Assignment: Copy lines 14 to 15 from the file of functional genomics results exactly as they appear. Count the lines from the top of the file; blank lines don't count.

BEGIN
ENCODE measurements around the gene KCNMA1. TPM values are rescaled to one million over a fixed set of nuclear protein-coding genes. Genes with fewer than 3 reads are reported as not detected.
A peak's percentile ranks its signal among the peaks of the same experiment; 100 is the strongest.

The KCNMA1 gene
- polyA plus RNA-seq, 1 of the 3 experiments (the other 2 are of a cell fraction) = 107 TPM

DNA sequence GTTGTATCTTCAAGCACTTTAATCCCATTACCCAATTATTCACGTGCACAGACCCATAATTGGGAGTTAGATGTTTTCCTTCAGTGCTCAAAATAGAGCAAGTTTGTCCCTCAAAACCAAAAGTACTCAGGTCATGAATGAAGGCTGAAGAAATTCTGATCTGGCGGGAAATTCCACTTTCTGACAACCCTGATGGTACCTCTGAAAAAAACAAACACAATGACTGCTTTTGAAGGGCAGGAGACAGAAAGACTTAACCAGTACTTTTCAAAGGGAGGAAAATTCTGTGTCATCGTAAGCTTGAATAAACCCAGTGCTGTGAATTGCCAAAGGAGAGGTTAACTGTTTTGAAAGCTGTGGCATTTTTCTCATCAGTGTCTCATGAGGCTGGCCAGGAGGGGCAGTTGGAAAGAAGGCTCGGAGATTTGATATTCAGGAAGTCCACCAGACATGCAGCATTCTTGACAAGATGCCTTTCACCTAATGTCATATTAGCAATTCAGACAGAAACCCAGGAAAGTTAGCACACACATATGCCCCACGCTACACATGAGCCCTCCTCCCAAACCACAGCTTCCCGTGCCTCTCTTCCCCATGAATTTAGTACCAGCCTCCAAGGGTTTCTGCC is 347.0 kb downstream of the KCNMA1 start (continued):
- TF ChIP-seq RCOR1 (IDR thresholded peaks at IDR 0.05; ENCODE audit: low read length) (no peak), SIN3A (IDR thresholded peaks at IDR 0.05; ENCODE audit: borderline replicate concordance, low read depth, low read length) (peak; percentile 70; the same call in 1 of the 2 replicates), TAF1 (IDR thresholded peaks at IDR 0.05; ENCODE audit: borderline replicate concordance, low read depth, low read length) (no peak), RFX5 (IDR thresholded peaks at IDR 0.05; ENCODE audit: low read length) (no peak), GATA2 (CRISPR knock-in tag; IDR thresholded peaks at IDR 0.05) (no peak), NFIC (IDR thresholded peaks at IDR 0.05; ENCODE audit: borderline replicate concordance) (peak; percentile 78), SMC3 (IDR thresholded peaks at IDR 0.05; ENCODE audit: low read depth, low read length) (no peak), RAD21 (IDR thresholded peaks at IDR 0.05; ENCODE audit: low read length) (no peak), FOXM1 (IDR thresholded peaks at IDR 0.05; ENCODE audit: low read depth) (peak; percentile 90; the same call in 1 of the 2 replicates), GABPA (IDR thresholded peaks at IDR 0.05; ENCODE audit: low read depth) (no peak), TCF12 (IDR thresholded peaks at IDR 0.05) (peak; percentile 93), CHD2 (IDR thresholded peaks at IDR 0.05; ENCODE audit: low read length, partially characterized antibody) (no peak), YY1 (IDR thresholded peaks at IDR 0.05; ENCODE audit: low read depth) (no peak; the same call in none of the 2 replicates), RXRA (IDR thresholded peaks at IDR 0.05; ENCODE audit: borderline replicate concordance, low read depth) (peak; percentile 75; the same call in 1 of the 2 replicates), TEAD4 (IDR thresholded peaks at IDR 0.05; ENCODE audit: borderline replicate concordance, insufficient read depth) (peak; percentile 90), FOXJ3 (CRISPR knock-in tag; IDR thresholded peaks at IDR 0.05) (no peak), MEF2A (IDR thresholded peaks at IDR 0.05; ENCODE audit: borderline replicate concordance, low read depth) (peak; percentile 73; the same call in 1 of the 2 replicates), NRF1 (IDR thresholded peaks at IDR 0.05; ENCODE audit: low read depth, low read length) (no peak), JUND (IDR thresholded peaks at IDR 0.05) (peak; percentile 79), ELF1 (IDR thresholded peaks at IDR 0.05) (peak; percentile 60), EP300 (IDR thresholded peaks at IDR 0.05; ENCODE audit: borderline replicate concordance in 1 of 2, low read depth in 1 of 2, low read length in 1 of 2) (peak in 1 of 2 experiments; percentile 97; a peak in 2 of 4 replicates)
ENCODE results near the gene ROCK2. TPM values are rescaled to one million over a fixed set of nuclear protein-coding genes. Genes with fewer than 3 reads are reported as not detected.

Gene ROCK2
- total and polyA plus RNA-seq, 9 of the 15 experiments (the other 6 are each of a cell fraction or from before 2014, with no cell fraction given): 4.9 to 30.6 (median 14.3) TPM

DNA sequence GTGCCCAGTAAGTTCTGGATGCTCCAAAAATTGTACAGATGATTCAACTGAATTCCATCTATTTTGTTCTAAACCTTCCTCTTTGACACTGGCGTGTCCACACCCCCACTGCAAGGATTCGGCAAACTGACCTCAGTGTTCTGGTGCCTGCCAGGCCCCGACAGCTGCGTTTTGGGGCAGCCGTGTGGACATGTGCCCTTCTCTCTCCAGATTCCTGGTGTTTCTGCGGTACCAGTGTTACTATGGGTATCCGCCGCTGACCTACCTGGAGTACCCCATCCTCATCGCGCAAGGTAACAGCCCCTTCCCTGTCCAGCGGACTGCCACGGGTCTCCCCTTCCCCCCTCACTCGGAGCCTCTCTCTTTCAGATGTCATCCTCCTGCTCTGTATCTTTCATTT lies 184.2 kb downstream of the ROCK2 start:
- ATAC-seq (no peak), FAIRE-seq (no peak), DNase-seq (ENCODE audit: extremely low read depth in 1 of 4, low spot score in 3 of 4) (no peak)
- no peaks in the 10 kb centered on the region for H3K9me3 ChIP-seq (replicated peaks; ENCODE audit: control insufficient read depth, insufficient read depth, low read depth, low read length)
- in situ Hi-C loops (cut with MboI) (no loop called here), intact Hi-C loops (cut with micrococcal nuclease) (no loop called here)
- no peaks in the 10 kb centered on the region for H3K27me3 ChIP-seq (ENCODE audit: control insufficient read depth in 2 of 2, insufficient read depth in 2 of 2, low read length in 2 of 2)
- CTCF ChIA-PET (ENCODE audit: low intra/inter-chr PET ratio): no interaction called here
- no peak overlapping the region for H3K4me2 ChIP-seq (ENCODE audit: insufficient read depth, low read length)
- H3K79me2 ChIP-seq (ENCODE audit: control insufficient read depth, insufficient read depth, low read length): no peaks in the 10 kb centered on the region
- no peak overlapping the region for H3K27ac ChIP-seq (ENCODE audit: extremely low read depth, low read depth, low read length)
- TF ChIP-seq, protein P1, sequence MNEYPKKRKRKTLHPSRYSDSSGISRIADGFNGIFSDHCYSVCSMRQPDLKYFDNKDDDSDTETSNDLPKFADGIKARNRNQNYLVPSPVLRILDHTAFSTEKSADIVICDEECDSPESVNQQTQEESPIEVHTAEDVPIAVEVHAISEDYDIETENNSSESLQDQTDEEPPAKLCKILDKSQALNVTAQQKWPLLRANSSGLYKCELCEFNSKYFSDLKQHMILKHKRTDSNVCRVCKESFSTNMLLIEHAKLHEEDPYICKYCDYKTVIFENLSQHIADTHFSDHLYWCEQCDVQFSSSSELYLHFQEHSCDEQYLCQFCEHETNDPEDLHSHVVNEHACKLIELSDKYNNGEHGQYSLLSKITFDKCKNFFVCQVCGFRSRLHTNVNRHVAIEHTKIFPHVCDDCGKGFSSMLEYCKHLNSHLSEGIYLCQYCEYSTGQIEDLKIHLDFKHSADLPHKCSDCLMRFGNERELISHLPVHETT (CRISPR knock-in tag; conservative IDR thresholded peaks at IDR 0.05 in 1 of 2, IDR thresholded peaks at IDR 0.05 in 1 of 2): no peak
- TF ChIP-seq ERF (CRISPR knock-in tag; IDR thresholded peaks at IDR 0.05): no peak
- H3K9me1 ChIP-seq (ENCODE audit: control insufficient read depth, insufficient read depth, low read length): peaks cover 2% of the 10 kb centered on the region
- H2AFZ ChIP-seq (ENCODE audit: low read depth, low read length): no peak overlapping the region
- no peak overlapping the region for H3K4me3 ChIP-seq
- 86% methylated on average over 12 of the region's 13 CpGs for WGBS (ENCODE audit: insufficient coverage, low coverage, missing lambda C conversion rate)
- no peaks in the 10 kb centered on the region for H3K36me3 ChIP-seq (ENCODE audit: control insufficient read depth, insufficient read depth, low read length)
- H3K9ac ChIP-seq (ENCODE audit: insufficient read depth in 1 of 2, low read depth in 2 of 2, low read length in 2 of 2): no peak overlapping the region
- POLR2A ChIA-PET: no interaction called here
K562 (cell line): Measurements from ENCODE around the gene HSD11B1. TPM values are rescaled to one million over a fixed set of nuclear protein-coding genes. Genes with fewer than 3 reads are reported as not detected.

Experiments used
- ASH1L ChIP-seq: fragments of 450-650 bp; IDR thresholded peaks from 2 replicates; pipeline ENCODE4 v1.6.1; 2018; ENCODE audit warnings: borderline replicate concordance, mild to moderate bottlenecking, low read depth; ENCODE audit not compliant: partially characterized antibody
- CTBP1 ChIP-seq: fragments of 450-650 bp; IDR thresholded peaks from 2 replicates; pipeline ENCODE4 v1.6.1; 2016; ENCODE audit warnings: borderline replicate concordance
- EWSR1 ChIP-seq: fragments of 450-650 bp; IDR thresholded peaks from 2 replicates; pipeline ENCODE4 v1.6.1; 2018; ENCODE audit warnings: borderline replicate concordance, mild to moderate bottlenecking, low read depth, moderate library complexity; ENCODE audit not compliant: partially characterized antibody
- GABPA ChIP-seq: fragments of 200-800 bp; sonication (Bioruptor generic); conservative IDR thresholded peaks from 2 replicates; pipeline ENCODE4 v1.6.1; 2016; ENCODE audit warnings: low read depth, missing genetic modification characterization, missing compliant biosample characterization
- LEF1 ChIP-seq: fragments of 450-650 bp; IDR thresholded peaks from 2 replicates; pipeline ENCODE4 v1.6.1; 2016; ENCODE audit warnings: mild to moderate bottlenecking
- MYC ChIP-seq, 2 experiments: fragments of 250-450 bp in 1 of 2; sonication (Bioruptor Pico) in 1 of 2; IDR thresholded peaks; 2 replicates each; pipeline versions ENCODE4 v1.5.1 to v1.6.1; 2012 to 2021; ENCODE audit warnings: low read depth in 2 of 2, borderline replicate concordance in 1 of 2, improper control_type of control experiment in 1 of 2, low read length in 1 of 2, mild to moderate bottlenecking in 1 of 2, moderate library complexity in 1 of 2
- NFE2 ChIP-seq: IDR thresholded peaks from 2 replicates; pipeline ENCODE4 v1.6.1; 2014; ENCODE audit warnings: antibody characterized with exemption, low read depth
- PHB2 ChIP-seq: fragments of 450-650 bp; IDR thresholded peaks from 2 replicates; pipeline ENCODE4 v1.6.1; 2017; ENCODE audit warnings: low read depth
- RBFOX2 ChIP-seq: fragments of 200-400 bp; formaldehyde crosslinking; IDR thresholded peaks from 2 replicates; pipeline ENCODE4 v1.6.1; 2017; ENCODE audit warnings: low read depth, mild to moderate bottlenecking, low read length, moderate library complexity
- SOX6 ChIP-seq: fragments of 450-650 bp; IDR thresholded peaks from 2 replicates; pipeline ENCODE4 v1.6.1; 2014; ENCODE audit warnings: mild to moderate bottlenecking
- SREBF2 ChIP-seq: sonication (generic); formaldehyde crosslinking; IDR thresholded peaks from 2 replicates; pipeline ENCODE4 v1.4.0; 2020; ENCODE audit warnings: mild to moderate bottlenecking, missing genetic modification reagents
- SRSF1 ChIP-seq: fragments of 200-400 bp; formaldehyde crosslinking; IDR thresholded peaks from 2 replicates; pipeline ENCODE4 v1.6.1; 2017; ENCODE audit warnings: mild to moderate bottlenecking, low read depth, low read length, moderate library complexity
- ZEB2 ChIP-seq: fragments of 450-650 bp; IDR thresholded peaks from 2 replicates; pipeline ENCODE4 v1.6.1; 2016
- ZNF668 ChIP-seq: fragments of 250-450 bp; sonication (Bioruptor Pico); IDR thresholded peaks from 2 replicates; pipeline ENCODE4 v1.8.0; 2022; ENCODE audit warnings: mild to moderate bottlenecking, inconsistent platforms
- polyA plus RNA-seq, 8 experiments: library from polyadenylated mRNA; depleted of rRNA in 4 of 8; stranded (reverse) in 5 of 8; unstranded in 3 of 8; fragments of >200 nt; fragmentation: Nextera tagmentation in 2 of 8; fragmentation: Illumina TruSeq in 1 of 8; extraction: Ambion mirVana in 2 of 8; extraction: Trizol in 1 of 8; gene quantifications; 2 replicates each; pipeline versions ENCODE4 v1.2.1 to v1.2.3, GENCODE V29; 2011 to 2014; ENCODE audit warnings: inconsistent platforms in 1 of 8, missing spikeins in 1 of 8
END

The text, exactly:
- no peaks in the 10 kb centered on the region for H3K27me3 ChIP-seq (ENCODE audit: control insufficient read depth in 2 of 2, insufficient read depth in 2 of 2, low read length in 2 of 2)
- CTCF ChIA-PET (ENCODE audit: low intra/inter-chr PET ratio): no interaction called here